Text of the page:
Pathway AI

Account ⋅ Sign Out

Table of contents

Sepsis and septic shock

Sepsis and septic shock are syndromes characterized by dysregulated systemic inflammation and end organ dysfunction caused by an underlying infectious process.
The most common infectious pathogens responsible for the development of sepsis are S. aureus (20.5%), Pseudomonas species (19.9%), fungi (19%), E. coli (16.0%), Klebsiella species (12.7%), and Acinetobacter (9%).
In hospitalized adult patients, the incidence of sepsis is estimated at 6.0%.
Disease course
In patients with sepsis, continued activation of immune cells in response to an infection result in a dysregulated inflammatory response. The coagulation system is closely tied to the inflammatory response, with cross talk between the two systems. These pathophysiological changes cause the clinical manifestations of organ dysfunction, which may progress to multiple organ failure, and death.
Prognosis and risk of recurrence
The overall mortality associated with sepsis, severe sepsis, and septic shock is 10-20%, 20-50%, and 40-80%, respectively.
Key sources
The following summarized guidelines for the evaluation and management of sepsis and septic shock are prepared by our editorial team based on guidelines from the Society of Critical Care Medicine (SCCM 2024), the Infectious Diseases Society of America (IDSA/SCCM 2023), the European Association of Urology (EAU 2023), the French Society of Emergency Medicine (SFMU/SFAR 2022), the Surviving Sepsis Campaign (SSC 2021; 2017), the European Society of Intensive Care Medicine (ESICM 2020), and the British Medical Journal (BMJ 2018).


1.Screening and diagnosis

Screening tools: do not use qSOFA compared to SIRS, NEWS, or MEWS as a single screening tool for sepsis or septic shock.
Create free account

2.Diagnostic investigations

Hemodynamic assessment: obtain further hemodynamic assessment (such as assessment of cardiac function) to determine the type of shock, if the clinical examination does not lead to a clear diagnosis.

More topics in this section

  • Lactate levels

  • Microbiological testing

  • Evaluation of new fever in the ICU (temperature measurement)

  • Evaluation of new fever in the ICU (diagnostic imaging)

  • Evaluation of new fever in the ICU (microbiological testing)

  • Evaluation of new fever in the ICU (inflammatory markers)

3.Respiratory support

High-flow nasal oxygen therapy: consider administering high-flow nasal oxygen over noninvasive ventilation in adult patients with sepsis-induced hypoxemic respiratory failure.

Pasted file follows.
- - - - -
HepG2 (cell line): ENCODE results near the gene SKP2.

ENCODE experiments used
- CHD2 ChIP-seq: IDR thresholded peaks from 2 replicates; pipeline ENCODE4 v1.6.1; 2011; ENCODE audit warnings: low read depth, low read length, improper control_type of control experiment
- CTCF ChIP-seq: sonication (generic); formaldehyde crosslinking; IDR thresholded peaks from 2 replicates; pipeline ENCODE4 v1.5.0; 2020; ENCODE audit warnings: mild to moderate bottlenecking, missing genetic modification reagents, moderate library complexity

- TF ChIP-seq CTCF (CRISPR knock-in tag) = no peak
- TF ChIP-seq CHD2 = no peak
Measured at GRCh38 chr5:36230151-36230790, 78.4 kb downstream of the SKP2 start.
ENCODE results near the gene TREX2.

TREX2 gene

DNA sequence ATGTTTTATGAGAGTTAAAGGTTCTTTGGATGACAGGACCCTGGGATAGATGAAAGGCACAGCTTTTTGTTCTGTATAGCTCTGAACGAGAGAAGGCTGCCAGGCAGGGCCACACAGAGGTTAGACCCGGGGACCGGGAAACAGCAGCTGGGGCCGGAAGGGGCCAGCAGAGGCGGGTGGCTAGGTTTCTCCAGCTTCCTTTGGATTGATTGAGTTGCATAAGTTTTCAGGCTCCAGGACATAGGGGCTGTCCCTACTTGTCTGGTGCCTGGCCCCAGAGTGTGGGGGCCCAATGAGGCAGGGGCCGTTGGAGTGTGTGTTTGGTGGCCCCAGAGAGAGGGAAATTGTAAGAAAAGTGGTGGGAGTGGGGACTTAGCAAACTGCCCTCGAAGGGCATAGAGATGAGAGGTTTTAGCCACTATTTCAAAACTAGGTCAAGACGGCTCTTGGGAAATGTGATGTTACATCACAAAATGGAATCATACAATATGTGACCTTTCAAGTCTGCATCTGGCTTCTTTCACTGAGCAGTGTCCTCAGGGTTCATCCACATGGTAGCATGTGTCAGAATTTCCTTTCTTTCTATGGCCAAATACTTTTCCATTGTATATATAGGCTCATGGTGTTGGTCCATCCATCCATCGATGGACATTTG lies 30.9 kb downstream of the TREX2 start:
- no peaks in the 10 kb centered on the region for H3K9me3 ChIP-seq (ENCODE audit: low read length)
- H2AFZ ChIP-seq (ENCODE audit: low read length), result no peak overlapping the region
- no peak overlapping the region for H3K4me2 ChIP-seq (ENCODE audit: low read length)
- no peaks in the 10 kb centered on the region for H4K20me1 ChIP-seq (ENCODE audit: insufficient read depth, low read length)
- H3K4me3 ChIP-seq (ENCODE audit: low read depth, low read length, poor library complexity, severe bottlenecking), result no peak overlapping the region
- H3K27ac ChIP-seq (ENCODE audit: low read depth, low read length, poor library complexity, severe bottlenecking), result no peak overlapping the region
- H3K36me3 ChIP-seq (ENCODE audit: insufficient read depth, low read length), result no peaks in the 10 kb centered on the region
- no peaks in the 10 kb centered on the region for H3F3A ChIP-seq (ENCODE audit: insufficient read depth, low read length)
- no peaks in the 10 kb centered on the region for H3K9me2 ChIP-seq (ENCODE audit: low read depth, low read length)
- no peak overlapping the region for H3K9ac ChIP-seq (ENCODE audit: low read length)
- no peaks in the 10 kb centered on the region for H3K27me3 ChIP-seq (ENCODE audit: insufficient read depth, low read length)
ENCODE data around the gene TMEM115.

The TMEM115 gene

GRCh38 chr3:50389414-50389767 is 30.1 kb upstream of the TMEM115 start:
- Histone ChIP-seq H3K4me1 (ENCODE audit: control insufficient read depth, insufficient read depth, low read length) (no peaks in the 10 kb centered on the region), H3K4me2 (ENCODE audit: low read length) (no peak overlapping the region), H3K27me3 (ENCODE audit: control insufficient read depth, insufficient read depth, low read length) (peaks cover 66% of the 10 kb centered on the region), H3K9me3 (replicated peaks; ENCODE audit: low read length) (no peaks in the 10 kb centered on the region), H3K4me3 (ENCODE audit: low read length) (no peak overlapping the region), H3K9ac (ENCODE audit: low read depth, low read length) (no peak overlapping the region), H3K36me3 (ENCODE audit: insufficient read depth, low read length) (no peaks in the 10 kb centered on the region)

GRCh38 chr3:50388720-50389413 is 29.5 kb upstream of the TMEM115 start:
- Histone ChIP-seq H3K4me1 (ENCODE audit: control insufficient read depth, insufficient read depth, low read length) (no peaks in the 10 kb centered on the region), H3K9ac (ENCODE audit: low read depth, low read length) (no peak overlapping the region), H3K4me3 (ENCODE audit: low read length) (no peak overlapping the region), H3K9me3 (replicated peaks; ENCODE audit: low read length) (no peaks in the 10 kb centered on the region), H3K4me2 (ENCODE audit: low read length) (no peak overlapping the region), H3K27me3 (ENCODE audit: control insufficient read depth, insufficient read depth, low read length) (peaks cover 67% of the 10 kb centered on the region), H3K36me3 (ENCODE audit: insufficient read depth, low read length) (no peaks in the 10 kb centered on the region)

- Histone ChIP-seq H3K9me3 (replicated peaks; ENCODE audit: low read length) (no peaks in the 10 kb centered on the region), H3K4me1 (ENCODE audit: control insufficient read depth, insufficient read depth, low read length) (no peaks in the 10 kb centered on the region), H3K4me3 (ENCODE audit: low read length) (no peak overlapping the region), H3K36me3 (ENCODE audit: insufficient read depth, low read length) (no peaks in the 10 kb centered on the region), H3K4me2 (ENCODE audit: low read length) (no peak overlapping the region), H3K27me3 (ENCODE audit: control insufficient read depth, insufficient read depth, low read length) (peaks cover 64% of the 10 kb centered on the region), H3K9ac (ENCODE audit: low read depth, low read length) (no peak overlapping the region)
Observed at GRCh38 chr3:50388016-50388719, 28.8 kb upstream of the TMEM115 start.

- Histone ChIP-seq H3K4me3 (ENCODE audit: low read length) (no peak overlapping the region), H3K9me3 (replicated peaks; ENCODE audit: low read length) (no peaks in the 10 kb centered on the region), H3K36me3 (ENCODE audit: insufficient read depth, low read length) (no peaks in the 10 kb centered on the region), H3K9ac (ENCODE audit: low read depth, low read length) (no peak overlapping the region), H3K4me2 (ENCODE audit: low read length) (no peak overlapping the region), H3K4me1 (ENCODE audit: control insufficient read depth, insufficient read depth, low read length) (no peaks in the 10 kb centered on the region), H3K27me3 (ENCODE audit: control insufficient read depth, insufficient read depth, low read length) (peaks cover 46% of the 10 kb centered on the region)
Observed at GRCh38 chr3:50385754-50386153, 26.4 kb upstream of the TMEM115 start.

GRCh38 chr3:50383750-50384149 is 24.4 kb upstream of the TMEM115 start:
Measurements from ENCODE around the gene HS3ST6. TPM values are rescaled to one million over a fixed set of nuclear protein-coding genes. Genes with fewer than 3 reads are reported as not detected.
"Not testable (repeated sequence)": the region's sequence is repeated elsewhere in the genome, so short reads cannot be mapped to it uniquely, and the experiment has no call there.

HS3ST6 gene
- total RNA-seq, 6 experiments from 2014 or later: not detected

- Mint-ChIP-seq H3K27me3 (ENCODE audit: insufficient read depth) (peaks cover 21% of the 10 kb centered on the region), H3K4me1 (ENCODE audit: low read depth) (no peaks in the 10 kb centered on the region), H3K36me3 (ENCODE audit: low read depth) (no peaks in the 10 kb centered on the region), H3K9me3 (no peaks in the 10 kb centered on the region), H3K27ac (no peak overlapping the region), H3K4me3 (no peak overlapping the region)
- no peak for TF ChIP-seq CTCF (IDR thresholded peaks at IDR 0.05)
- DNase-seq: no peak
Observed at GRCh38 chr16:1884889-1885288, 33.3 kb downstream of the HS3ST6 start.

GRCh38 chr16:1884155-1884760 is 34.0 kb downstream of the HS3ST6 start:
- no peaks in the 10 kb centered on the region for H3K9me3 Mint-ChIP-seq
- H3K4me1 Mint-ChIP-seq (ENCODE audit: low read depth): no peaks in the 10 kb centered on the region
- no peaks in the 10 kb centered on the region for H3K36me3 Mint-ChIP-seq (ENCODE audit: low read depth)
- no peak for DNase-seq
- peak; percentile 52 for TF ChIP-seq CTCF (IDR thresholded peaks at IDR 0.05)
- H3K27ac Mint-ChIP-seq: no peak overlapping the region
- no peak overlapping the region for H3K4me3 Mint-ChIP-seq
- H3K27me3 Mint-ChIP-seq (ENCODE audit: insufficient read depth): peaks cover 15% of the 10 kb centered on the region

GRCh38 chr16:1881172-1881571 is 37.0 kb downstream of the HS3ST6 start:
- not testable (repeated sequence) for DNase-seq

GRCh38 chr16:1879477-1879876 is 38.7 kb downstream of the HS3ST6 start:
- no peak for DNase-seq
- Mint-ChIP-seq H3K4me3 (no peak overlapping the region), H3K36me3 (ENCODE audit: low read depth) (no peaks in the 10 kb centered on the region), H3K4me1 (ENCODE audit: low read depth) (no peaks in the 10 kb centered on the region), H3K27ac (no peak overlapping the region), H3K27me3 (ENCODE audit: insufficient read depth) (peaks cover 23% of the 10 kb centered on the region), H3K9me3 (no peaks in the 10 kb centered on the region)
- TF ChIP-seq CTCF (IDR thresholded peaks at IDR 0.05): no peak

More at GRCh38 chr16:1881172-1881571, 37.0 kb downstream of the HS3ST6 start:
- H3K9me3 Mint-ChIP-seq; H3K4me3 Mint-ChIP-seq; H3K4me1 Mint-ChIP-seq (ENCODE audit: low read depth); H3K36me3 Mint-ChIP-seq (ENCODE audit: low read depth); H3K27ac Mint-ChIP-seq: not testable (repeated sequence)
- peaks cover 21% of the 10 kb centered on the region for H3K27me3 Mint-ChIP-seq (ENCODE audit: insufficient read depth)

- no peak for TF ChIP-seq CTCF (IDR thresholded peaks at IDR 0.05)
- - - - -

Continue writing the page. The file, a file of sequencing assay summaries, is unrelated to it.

More topics in this section

  • Mechanical ventilation

  • ECMO

4.Medical management

Timing for intensive care unit admission: consider admitting adult patients with sepsis or septic shock to the ICU within 6 hours, if ICU admission is required.

More topics in this section

  • Goals of care

  • Fluid resuscitation (indications)

  • Fluid resuscitation (choice of fluids)

  • Vasopressors

  • Inotropes

  • Corticosteroids (SSCM)

  • Corticosteroids

  • Antimicrobial therapy (indications)

  • Antimicrobial therapy (choice of antibiotic agent)

  • Antimicrobial therapy (choice of antifungal agent)

  • Antimicrobial therapy (de-escalation)

  • Anticoagulants

  • IVIG

  • Management of fever

  • Management of hyperglycemia

  • Management of acidosis

  • Palliative care

5.Inpatient care

Monitoring of mean arterial pressure: set mean arterial pressure of 65 mmHg as an initial target in adult patients with septic shock on vasopressors.
Show 2 more

6.Nonpharmacologic interventions

Enteral nutrition: consider initiating early enteral feeding rather than a complete fast or only IV glucose in critically ill patients with sepsis or septic shock able to be fed enterally.
Show 2 more

More topics in this section

  • Parenteral nutrition

  • Nutritional supplements

  • Intravenous vitamin C

7.Therapeutic procedures

Red blood cell transfusion: as per SSC 2021 guidelines, use a restrictive (over liberal) transfusion strategy in adult patients with sepsis or septic shock.

More topics in this section

  • Hemoperfusion

  • RRT

8.Surgical interventions

Source control
Identify rapidly or exclude a specific anatomical diagnosis of infection requiring emergent source control and implement any required source control intervention as soon as medically and logistically practical in adult patients with sepsis or septic shock.
Remove intravascular access devices promptly that are possible source of sepsis or septic shock in adult patients with sepsis or septic shock, after other vascular access has been established.

9.Specific circumstances

Patients with urosepsis: use the qSOFA score to identify patients with potential sepsis.
Show 5 more

10.Preventative measures

Thromboprophylaxis: administer pharmacologic VTE prophylaxis with LMWH rather than UFH in adult patients with sepsis or septic shock, if not contraindicated.
Show 2 more

More topics in this section

  • Stress ulcer prophylaxis

11.Follow-up and surveillance

Transition of care: consider undertaking a handoff process of critically important information at transitions of care of adult patients with sepsis or septic shock.
Show 2 more

More topics in this section

  • Hospital discharge

  • Referral for peer support programs

  • Referral for socioeconomic support

  • Follow-up

12.Quality improvement

Screening programs: implement performance improvement programs for sepsis in hospitals and health systems, including sepsis screening for acutely ill, high-risk patients
and standard operating procedures for treatment.